For that day at the Place of the Skull the Lord God Incarnate took upon Himself every sin committed by the human race--from that last dawn in Eden until the End of Days--as “He stretched out His arms of love on the hard wood of the cross.” All the suffering that sin has inflicted upon mankind since the Fall--every broken heart, every ache and pain, every tear shed at every graveside—our Lord Jesus offered all of them up in His own flesh as His perfect, atoning sacrifice to God the Father. Because Christ was lifted up on that rough-hewn Roman cross, there is no pain we can suffer that our God has not already shared and there is no trespass we may commit beyond the forgiveness of the One who knew no sin, yet became sin for us. And as those two unobtrusive pieces of Roman wood soaked in our Savior’s precious Blood, they became the Tree of Life for all those who have repented of their sin, placed their trust in Christ, and been buried with Him in the waters of baptism. Salvation for the Christian is a solid fact of history. Its results are material and palpable as well as spiritual and eternal.
Without the Incarnation, of course, none of that would have been possible. Christmas focuses our minds on that the Divine Humanity that redeemed the world. And while theologians have spilled buckets of ink down through the ages on the nature of the inextricable link between God and us forged in the Incarnation, nothing displays its reality quite like the Bread of Life lying in the straw of a barnyard’s food trough. That is also why images of Mother Mary and the infant Jesus captivate us so. The fragility of life at its beginning mirrors that at its end. The Baby in the manger and the King on His Cross are intimately connected. For the precious Blood that was poured out for the world at Calvary was human blood as well as the Blood of God. The hands that were pierced by those Roman spikes had once feebly grasped His Mother’s finger as she cooed to Him, like any other mother with her baby. The forehead that bled from the crown of thorns had known the Virgin’s tender kiss in the stable of Bethlehem. The Life given up for us in Christ’s atoning sacrifice was, in short, a human life very like our own as well as the source of Life Itself.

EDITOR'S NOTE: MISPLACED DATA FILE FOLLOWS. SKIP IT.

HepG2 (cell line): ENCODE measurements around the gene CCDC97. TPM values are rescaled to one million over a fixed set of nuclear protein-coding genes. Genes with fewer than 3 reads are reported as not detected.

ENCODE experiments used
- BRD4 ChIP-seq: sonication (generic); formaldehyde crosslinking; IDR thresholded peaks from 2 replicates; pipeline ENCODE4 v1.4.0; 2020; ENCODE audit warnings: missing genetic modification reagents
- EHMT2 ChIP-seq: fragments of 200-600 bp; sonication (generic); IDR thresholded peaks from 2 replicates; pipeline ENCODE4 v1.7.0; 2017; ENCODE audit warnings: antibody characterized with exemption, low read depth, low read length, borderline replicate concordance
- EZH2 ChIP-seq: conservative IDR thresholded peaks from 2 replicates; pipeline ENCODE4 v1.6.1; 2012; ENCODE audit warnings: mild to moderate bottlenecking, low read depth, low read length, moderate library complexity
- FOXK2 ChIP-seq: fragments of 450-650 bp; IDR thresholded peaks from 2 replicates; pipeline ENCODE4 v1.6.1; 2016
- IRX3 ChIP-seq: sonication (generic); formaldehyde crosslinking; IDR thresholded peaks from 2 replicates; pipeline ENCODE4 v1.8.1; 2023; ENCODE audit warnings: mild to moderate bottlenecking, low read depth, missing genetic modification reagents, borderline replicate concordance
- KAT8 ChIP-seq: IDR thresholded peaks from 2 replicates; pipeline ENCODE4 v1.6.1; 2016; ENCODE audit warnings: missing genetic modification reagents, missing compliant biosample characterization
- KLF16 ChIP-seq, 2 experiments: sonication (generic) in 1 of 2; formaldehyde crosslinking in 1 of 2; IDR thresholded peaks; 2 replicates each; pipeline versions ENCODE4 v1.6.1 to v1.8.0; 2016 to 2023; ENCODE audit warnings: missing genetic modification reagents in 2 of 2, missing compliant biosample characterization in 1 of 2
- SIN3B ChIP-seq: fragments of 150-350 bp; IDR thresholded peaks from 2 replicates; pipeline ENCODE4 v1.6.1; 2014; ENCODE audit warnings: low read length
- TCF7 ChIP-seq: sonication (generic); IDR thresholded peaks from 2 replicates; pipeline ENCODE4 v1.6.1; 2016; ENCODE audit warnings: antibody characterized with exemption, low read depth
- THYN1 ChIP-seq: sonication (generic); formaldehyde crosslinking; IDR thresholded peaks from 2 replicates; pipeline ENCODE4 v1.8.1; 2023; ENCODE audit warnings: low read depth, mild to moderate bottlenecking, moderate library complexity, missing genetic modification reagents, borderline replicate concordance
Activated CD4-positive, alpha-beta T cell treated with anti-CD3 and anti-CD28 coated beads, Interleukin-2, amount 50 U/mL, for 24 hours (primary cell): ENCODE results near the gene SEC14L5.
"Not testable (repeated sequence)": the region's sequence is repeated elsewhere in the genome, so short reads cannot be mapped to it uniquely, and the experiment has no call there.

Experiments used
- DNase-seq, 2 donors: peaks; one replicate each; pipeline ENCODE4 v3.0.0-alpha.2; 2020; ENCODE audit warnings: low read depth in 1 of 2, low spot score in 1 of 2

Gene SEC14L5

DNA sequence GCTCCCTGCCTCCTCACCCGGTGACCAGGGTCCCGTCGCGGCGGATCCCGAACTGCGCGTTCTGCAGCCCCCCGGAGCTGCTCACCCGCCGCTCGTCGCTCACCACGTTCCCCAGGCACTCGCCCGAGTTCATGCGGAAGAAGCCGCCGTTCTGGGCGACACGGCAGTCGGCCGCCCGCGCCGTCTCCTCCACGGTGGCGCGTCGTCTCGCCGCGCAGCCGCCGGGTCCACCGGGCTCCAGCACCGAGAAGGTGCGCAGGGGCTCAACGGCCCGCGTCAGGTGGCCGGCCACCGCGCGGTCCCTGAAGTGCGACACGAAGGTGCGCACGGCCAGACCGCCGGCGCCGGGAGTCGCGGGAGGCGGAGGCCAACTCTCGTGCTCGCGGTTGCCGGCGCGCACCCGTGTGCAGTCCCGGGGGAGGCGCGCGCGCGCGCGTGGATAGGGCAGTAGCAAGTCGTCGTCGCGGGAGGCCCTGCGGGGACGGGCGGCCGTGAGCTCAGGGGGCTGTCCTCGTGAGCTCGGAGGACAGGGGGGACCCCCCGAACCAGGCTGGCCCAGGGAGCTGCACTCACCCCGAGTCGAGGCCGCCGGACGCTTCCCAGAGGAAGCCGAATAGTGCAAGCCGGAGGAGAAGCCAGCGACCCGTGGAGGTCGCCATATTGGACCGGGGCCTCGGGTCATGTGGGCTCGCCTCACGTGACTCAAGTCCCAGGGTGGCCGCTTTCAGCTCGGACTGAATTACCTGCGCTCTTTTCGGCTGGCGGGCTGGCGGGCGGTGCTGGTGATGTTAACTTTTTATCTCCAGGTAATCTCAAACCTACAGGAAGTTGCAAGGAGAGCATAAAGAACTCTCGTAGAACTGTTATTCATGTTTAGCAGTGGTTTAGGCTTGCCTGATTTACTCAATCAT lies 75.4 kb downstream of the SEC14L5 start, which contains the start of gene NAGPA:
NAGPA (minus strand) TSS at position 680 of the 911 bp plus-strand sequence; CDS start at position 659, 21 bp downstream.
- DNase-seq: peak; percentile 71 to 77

And that, my friends, is why we need images of our Lady and the Savior. That is why “manger scenes” and Christmas pageants really do matter. We need to see and feel the materiality of our salvation, because we are material. Pictures of the Mother and her Baby, both shown in all their frail humanity, are a reminder to us that our redemption is not just a fairy tale. It is a fact of history. It is as solid as the chalk-covered board on which I am painting my icon. When we see the utter dependence of the holy Child upon His mother in such an image, we remember that Jesus Christ—robed as He may be as a Prince--is no mythological figure. He was and is at once both a Man like us—able to identify with us in all our trials and our joys--and the God who made the tree from which such images are made. May God give us grace never to forget either the wood of the manger that bore the Babe of Bethlehem or “the wood of the Cross whereon hung the world’s Salvation.”